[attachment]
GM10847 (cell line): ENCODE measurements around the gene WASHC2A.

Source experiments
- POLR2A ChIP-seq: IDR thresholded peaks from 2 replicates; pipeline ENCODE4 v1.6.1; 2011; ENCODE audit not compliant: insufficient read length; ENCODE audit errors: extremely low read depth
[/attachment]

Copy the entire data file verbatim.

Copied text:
GM10847 (cell line): ENCODE measurements around the gene WASHC2A.

Source experiments
- POLR2A ChIP-seq: IDR thresholded peaks from 2 replicates; pipeline ENCODE4 v1.6.1; 2011; ENCODE audit not compliant: insufficient read length; ENCODE audit errors: extremely low read depth